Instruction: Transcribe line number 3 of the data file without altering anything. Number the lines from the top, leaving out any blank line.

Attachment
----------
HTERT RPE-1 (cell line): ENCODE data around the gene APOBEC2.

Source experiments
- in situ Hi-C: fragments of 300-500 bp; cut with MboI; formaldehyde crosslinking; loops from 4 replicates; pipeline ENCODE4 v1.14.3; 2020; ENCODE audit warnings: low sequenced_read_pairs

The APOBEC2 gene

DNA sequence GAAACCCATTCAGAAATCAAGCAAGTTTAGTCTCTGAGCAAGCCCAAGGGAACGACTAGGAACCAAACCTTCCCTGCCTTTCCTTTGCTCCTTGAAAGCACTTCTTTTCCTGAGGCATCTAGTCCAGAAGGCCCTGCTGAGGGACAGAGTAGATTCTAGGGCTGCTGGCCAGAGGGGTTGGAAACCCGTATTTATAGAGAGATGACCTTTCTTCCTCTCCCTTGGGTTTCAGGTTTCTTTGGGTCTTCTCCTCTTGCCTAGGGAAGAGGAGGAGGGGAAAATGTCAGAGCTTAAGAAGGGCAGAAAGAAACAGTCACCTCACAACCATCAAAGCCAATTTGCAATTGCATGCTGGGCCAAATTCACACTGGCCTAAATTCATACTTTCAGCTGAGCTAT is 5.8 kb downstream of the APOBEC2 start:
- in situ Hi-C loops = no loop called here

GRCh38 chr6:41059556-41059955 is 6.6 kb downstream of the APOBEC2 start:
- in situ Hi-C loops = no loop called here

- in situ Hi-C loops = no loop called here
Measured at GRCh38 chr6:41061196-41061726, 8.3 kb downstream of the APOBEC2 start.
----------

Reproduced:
- in situ Hi-C: fragments of 300-500 bp; cut with MboI; formaldehyde crosslinking; loops from 4 replicates; pipeline ENCODE4 v1.14.3; 2020; ENCODE audit warnings: low sequenced_read_pairs